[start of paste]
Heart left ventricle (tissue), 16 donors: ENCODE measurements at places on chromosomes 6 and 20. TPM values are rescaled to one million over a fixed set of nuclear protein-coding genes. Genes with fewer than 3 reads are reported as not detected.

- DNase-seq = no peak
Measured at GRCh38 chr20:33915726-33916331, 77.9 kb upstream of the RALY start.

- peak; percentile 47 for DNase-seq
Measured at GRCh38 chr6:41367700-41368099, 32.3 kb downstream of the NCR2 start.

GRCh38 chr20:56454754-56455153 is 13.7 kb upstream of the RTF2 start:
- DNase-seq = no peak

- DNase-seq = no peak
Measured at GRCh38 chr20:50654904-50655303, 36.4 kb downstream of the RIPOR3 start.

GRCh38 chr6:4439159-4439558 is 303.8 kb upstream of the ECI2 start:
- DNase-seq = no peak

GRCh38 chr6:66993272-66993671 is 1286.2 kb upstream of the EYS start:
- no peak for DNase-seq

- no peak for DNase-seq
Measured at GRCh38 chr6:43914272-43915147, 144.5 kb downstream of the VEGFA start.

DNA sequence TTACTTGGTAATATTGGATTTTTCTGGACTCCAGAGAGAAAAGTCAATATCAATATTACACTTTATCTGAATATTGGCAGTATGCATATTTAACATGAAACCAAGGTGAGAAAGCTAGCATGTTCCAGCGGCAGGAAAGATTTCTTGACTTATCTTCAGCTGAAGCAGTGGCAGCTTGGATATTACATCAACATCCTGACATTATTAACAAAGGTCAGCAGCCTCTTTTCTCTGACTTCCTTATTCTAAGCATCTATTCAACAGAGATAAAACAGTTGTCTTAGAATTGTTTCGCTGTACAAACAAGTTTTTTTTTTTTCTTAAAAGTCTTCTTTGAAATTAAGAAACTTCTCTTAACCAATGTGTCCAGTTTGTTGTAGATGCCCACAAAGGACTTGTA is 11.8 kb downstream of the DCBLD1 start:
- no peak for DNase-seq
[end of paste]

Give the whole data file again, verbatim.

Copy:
Heart left ventricle (tissue), 16 donors: ENCODE measurements at places on chromosomes 6 and 20. TPM values are rescaled to one million over a fixed set of nuclear protein-coding genes. Genes with fewer than 3 reads are reported as not detected.

- DNase-seq = no peak
Measured at GRCh38 chr20:33915726-33916331, 77.9 kb upstream of the RALY start.

- peak; percentile 47 for DNase-seq
Measured at GRCh38 chr6:41367700-41368099, 32.3 kb downstream of the NCR2 start.

GRCh38 chr20:56454754-56455153 is 13.7 kb upstream of the RTF2 start:
- DNase-seq = no peak

- DNase-seq = no peak
Measured at GRCh38 chr20:50654904-50655303, 36.4 kb downstream of the RIPOR3 start.

GRCh38 chr6:4439159-4439558 is 303.8 kb upstream of the ECI2 start:
- DNase-seq = no peak

GRCh38 chr6:66993272-66993671 is 1286.2 kb upstream of the EYS start:
- no peak for DNase-seq

- no peak for DNase-seq
Measured at GRCh38 chr6:43914272-43915147, 144.5 kb downstream of the VEGFA start.

DNA sequence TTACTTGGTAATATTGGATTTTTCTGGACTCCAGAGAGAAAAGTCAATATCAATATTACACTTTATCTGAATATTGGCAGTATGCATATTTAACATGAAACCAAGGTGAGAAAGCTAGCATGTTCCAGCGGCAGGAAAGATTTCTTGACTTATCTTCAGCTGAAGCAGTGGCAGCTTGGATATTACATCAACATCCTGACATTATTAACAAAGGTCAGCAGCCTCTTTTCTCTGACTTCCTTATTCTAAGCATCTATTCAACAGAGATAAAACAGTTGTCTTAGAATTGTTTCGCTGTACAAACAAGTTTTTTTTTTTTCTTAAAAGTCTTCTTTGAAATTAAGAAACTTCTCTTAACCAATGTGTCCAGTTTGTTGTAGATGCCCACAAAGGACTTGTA is 11.8 kb downstream of the DCBLD1 start:
- no peak for DNase-seq